This came up in comments on TOP, and I realized I’d written enough that I wanted to make an article of it and keep it here where I could refer to it easily.
Craig Norris referred to this article about digital bit-rot that he had suffered, and that got me thinking about whether I’m covered against that sort of problem. He says he’s getting a stream of email from people who have had similar problems. I’ve never seen anything like that in my own collection—but I’m doing quite a few things to cover myself against such situations.
Here are things I’m doing to insure the integrity of my digital photo archive:
- ECC RAM especially in my file server. This memory (and associated software in the OS) can detect up to two bit errors in a word, and correct up to one bit error in a word.
- No overclocking. I’m not taking risks with data integrity on this system.
- Storing the images on a ZFS filesystem. ZFS keeps data block checksums independent of the hardware error protection, so it can detect more errors than just relying on the hardware. (Also the data is mirrored on two disks). (The ZFS checksums are larger than the hardware checksums, and so will detect more error cases. No checksum system will detect all possible changes to a block of data, though.)
- Run weekly “scrubs”, where it reads all the blocks on the disks and verifies their checksums. This means errors will be detected within a week, rather than waiting until the next time I look at an image. This makes it more likely that I’ll have a valid backup somewhere. (I have not yet detected any error on a scrub.) The early detection, and detection not depending on a human eye, are very valuable I think.
(I believe the BTRFS and NILFS filesystems for Linux also do block checksums. ZFS is available in Linux and BSD ports, but none of these are mainstream or considered production-ready in the Linux world (the original Solaris ZFS that I’m running is production-grade). You could simulate block checksums with a fairly simple script and the md5sum utility, making a list of the MD5 checksums of all files in a directory and then checking it each week.)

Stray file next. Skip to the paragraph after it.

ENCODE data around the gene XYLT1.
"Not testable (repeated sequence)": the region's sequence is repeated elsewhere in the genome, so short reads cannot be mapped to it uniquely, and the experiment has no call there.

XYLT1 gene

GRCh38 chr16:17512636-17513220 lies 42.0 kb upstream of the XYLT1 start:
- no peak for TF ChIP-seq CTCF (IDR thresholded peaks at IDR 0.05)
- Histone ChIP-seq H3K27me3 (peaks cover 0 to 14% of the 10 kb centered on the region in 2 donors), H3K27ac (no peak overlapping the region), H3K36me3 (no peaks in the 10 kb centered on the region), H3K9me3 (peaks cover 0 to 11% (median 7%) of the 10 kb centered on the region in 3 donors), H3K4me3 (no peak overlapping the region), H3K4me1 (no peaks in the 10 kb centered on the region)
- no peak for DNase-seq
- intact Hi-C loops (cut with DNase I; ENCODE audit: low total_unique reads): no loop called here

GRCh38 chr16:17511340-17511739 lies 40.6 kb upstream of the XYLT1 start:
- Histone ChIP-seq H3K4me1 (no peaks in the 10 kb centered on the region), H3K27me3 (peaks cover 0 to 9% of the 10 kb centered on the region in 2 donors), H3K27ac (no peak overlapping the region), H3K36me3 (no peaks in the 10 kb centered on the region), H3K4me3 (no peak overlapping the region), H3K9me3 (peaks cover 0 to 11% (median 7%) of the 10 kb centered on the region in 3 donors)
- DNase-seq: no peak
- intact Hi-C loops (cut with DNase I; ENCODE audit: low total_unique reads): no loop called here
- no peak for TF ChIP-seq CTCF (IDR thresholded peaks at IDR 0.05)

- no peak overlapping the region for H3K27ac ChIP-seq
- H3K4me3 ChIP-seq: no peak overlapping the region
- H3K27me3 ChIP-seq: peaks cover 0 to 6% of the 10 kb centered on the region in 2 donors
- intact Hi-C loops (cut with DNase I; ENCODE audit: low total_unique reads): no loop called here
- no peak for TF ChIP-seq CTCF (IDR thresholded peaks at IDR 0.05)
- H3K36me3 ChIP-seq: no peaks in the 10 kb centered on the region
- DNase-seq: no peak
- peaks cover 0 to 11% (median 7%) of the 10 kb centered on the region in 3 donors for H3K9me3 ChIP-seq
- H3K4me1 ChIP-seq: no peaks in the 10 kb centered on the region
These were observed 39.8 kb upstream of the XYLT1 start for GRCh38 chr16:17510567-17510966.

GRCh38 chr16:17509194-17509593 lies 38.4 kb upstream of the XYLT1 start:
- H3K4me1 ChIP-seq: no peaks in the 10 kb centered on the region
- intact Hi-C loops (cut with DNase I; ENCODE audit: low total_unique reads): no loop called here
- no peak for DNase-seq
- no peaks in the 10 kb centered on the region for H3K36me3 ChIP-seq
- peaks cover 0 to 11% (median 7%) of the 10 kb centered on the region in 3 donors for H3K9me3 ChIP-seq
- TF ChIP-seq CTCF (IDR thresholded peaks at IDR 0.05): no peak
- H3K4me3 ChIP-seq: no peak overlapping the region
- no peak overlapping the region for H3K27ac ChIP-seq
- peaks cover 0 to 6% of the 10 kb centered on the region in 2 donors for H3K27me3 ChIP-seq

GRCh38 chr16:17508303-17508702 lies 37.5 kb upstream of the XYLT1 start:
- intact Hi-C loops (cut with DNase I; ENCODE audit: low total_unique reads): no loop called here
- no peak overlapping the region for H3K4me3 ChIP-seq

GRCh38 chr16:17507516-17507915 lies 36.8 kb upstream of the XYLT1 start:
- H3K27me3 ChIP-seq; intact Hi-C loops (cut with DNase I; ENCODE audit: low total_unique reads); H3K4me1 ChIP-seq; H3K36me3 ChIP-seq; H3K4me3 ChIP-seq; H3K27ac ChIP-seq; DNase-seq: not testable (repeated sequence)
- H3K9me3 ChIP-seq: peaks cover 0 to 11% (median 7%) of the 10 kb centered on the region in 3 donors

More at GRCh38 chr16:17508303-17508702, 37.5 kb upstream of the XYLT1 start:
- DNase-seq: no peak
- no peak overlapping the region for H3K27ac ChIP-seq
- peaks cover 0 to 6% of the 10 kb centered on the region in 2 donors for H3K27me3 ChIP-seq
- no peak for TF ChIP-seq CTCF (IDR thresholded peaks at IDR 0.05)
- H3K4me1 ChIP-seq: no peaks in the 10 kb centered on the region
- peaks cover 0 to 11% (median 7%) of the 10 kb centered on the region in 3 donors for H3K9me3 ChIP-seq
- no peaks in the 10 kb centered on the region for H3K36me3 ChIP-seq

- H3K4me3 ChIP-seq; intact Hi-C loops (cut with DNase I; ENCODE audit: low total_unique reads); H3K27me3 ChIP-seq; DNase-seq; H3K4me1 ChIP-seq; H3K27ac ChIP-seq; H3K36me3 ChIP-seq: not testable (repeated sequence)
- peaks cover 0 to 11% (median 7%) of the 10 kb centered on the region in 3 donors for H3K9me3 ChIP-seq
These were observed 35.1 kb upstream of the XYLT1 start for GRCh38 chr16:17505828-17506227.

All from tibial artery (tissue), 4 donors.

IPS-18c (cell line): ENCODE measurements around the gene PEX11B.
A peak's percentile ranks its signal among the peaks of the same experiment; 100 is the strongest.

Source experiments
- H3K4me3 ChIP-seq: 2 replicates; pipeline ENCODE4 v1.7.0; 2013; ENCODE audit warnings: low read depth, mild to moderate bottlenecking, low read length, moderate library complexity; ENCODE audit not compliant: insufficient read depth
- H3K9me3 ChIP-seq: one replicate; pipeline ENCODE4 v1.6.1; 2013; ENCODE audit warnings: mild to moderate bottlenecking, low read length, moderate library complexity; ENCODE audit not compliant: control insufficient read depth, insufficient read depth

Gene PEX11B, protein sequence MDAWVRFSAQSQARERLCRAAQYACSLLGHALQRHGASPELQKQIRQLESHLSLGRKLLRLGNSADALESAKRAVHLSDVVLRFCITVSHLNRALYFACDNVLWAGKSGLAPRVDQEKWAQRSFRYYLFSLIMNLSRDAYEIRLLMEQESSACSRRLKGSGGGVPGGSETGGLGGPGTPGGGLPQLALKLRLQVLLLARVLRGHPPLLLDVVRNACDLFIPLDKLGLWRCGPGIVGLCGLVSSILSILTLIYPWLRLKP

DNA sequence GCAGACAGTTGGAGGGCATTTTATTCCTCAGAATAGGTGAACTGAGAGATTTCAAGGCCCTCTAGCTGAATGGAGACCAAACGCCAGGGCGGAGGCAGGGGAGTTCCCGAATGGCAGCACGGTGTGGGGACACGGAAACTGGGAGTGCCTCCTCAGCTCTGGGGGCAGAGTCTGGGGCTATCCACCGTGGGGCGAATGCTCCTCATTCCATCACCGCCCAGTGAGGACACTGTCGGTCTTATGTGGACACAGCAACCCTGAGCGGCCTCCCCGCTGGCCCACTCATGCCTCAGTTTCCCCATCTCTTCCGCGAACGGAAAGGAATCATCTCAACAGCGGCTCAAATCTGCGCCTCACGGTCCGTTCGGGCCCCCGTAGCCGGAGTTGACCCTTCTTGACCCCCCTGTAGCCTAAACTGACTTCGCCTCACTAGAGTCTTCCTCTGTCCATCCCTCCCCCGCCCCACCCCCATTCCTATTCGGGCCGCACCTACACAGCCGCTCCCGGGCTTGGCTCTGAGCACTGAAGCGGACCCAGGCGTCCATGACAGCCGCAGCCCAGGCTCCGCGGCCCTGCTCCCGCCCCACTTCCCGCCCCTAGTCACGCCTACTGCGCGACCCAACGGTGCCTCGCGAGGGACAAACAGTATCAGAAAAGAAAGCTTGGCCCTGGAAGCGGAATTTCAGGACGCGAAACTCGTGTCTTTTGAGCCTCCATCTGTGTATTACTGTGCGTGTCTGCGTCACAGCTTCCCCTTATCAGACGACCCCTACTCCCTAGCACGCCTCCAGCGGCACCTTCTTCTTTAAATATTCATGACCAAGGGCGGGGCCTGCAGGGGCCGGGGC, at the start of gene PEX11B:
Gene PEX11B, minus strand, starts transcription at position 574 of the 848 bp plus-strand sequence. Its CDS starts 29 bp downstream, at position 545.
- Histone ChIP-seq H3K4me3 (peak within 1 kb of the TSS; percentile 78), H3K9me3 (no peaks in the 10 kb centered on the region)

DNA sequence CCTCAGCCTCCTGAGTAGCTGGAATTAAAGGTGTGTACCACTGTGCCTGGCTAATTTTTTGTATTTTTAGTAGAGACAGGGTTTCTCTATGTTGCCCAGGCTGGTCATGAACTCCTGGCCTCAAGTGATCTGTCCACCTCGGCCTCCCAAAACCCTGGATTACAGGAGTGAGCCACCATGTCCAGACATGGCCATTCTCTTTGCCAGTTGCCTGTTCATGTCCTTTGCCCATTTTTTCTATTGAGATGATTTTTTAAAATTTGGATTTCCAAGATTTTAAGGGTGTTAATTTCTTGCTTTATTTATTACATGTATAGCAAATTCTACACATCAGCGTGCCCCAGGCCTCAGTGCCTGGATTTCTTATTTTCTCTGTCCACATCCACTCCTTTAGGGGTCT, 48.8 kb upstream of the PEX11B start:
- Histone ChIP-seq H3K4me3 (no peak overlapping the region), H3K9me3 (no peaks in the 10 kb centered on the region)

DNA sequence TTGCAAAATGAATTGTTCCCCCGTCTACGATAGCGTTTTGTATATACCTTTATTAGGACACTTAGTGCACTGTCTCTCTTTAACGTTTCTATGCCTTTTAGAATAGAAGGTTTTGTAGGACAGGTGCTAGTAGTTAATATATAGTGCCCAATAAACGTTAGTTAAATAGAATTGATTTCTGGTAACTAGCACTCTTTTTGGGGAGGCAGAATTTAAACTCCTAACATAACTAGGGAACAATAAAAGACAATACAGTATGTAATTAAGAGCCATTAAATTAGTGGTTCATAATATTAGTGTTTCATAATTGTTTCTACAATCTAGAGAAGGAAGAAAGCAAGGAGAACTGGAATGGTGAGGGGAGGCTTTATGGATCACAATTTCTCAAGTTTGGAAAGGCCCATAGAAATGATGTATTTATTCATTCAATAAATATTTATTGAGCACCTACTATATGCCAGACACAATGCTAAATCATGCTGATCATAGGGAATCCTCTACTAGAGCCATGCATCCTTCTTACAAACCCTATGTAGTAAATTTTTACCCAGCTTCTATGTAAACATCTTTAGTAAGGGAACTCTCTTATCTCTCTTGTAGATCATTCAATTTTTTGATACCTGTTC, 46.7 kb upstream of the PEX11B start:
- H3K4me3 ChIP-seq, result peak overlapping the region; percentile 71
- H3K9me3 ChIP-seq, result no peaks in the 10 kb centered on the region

- For many of the older directories, I’ve run PAR2 to create redundant bits and checksums of the files in the directory (I choose about 15% overhead). This gives me yet another way to detect and possibly fix errors. I should really go through and do more of this.
- Multiple backups on optical and magnetic media, including off-site copies.
- Using high-quality optical media for backups (Kodak Gold Ultima, MAM Gold archival).
- I have a program for analyzing the state of optical disks, which can tell how much error correction is going on to make it readable. This should give me early warning before a disk becomes unreadable. I need to run this again on some of my older samples.
You’ll notice I can’t achieve these things with white-box hardware and mainstream commercial software. And that ongoing work is needed. And that I’m behind on a couple of aspects.
I won’t say my digital photos are perfectly protected; I know they’re not. But I do think that I’m less likely to lose a year of my digital photos than I am of my film photos. A flood or fire in my house would be quite likely to do all the film in, while my digital photos would be fine (due to off-site backups). (So would the scans I’ve made of film photos.)
Furthermore, I realized recently that I’ve been storing my film in plastic tubs, nearly air-tight, without any silica gel in there. I’m working to fix this, but that kind of oversight can be serious in a more humid climate. (If I lived in a more humid climate, I might have had enough bad experiences in the past that I wouldn’t make that kind of mistake!)
Anyway—the real lesson here is “archiving is hard”. Archiving with a multi-century lifespan in mind is especially hard.
Film, especially B&W film, tolerates benign neglect much more gracefully than digital data—it degrades slowly, and can often be restored to near-perfect condition (with considerable effort) after decades in an attic or garage, say.
Most people storing film are not doing it terribly “archivally”, though. Almost nobody is using temperature-controlled cold storage. Most people store negatives in the materials they came back from the lab in, which includes plastics of uncertain quality and paper that’s almost certainly acidic.
Digital archives are rather ‘brittle’—they tend to seem perfect for a while, and then suddenly shatter when the error correction mechanism reaches its limits. But through copying and physical separation of copies, they can survive disasters that would totally destroy a film archive.
A digital archive requires constant attention; but it can store stuff perfectly for as long as it gets that attention. My digital archive gets that attention from me, and is unlikely to outlast me by as much as 50 years (though quite possibly individual pictures will live on online for a long time, like the Heinlein photo).